There’s no ‘menu’ of click-on-able items at the top of this page so it says just Home, which isn’t really redundant, just weird. Home makes no sense if there aren’t other more interesting and less permanent options, but the word is just built into the default thing here and so there it sits. In a pretty little font. A cute 27-year-old in a white dress and square glasses designed that font in a Portland mini-loft while a late-summer breeze waltzed lazily with her turtle-printed curtains and she alternated absentmindedly between hard thoughts on dying young and her actual feelings about the Decembrists. Sometime in 2007. Her sandals were a little city-dirty and had ankle straps. Probably. Is my guess.
I love turtles too. Home on/around/part of your person? Protective shelter that moves, even if it means sacrificing some speed and agility? A longish while ago, when it first got obvious that I wasn’t going to be one of those people who dug in and did home anytime soon, I figured I better learn how to feel home anywhere or stuff was gonna be pretty disorienting. That worked damn well, until it didn’t. In retrospect, I kind of think the sea turtle gets a major pass on turtle-related hardships cause of, you know, being able to fly under the sea and stuff. So that animal probably would’ve made for a better model.
(Cause what happened later was: Huh. Sure do miss that speed and agility. [By which I mean: the out-of-nowhere new stuff, the good-crazy crazies, the experimentals that get to happen when you’re not so worried about carrying such a serious life-shield, the weird bird of paradise or dancer your legs and arms and self can extend into when your core mind and feet are rooted and still.])
But see here I am using the Portland and the turtles and the yoga to avoid… love. Just like in the would-be ‘menu’ up there, choices take one away–sometimes far away–from home. Man, can I do menus.
Are love and home the same? I guess that’s what I’m wondering about.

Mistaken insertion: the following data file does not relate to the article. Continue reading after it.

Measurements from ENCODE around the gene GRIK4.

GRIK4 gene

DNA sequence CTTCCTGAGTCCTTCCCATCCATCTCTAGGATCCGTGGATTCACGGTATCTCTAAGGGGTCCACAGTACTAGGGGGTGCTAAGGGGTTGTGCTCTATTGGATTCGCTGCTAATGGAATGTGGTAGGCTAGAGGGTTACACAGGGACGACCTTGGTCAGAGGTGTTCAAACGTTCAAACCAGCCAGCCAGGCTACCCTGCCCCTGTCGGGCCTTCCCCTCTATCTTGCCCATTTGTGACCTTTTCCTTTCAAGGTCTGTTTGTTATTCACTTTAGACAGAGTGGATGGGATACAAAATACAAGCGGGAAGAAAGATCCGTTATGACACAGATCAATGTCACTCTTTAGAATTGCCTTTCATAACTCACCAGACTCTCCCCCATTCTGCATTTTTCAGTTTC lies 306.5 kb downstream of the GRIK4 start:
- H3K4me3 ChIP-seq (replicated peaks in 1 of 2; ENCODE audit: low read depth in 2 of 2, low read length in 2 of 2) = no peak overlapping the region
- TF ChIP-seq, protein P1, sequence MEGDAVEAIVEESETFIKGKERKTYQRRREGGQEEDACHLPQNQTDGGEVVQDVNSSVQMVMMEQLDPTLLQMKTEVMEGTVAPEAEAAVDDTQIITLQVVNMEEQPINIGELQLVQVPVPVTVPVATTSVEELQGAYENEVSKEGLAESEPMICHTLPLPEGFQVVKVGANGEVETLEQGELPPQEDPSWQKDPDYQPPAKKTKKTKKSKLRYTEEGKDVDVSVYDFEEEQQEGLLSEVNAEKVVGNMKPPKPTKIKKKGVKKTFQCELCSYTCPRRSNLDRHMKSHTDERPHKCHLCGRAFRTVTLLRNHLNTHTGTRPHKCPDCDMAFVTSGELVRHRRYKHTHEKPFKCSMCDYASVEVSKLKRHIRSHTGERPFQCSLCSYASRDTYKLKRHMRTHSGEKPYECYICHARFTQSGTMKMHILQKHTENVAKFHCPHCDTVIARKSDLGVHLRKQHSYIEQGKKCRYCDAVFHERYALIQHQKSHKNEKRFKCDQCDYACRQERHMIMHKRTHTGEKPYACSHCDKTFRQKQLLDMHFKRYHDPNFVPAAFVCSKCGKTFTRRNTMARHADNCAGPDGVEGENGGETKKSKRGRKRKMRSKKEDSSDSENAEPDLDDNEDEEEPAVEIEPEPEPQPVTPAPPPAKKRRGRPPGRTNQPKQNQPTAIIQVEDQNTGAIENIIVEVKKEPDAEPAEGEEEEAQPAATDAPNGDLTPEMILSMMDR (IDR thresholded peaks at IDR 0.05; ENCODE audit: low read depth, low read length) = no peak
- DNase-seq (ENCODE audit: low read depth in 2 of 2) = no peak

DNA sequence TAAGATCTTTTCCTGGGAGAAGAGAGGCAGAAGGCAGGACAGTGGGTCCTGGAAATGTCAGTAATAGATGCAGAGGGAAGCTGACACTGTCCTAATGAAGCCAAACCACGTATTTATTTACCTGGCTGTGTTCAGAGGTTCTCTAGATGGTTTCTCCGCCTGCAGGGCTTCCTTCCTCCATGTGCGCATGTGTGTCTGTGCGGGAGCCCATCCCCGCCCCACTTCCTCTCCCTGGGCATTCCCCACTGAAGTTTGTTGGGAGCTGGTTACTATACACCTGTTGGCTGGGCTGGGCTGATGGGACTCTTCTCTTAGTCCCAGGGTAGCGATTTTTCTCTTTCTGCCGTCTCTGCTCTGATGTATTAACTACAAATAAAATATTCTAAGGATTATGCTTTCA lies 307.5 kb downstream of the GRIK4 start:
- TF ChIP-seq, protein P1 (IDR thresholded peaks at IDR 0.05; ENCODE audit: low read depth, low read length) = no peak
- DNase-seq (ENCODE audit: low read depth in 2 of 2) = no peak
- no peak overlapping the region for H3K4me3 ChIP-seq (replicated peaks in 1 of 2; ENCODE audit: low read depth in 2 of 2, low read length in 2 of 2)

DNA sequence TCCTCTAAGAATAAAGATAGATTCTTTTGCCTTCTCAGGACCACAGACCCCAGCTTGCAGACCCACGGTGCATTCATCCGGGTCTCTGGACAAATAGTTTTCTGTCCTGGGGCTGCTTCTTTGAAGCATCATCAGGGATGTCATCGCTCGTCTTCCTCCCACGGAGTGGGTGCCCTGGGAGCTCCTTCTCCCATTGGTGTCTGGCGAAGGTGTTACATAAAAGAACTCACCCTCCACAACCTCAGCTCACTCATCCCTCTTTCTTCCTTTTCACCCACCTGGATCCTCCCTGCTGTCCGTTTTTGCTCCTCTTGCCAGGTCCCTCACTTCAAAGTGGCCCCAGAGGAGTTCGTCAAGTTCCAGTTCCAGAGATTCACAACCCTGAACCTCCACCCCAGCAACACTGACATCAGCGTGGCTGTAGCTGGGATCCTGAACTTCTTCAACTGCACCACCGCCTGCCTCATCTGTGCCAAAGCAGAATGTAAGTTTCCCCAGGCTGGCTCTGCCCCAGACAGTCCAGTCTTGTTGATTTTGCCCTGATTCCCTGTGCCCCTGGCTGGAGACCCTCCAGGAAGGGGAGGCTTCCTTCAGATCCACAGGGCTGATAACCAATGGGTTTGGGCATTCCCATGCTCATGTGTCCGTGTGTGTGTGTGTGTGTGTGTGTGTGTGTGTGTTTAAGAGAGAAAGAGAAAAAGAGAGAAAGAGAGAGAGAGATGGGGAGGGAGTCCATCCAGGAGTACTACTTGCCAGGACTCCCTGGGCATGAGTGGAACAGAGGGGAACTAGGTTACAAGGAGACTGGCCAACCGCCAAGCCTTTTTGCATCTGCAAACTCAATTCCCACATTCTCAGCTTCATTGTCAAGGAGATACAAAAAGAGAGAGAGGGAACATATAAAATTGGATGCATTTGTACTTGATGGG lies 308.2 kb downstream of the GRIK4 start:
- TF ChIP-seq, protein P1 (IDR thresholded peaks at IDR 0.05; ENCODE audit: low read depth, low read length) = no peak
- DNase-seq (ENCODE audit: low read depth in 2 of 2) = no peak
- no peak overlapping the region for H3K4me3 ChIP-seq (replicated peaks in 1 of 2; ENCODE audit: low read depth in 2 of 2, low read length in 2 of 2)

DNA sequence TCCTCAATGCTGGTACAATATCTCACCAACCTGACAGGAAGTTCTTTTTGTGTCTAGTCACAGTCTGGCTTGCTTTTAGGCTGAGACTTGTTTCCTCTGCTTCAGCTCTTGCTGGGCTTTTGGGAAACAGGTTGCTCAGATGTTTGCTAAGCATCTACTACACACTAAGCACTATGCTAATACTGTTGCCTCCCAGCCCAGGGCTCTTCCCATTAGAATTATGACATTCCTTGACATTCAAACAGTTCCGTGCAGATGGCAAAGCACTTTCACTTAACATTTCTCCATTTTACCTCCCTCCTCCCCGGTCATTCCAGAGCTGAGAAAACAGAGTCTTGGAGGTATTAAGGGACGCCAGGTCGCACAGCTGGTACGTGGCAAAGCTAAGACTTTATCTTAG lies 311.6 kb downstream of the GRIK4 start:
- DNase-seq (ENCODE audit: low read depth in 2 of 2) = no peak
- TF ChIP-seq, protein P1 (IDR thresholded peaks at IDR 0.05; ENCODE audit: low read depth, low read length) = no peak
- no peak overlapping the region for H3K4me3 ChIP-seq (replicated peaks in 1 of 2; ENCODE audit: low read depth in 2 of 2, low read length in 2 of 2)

I woke up on Saturday feeling, I don’t know, not sad but super quiet. It’s spring here, feels like early summer. Gorgeous, but a little off and weird, as if the spring I’d crushed on from afar all winter suddenly grabbed my arm and whispered something hot but nasty, like bad-nasty, and but I’m a committed lover of winter and it all feels uhhh way too sudden, you know? And wrong.
But I like Valentine’s Day, and not just because it’s the day I do my taxes. I like it because I used to hate it, really hate it–it made me angry for all the reasons you can imagine it might make someone angry, gross commercialization and hollow cliche and all that–but I don’t hate it anymore. It’s just another day, and love is everywhere, all the time, I kinda get that now. So. Hey. Sure. I can get on board with everyone being a little loud about love for 24 hours, and even if it does get a little barfy in the bad ways, well, I can get a little barfy myself. On Valentine’s Day, goddamn it, that’s permitted. Plus, doing taxes feels pretty good. If only love could guarantee refunds.
…But I’ve had more than my share of windfalls. Can’t complain.
A little before sunset I drove up into the park, just half a mile in, to the first paved turnout. A pretty good vantage: the road I’d just driven up, which slithered back down like a black rattler into its hole; the tall solemn range to the southwest; the blueing fins far off north and east; and between them and me, a thousand wide-ridged tales of alluvial movement. I opened the back hatch and sat there, watching that awesome thing that happens after the sun’s already sunk down under the horizon and you think the show’s over–you have to believe you missed it in order for it to happen, I’m convinced of that–that burning ball dings into some hidden magical alpenglow pinball bumper, and the whole world washes suddenly pink, pink as strawberry ice cream.
Hungry climbers and hikers passed in their Jeeps and Subarus, sunburned and mellow, heading back to town. The owners of the small white car parked at the other end of the turnout might have been hiking on the loops of bridle trail, or edging up that stupid little hunk of dried-out sand that people try to climb over there to my left. Or they could have been across the road, having followed the base of a big formation around to the first set of Lonely Stones, three beautiful boulders of approximately the same size and very different shapes. On the loveliest of these there’s a route, or a way to climb to the top, that requires you to hang off some edges and then rise higher by side-compressing a chunk of rock shaped like a giant’s chest. I can’t do it yet. Maybe never. That route’s called Dream Sequence.
With the first inky wash of night came a breeze and with the breeze came a sigh, mine, and with the sigh came a different light, a lightness, a slight, soft edge of invincibility. Oh, this. But: this. Still faint pink streaks in the far southern sky. No, I wouldn’t just drive home. I’d find people, see things, feel stuff. On purpose. Not because I don’t hurt, but because I can. Because I’m pretty sure that hurt is never, ever, the only real whole story.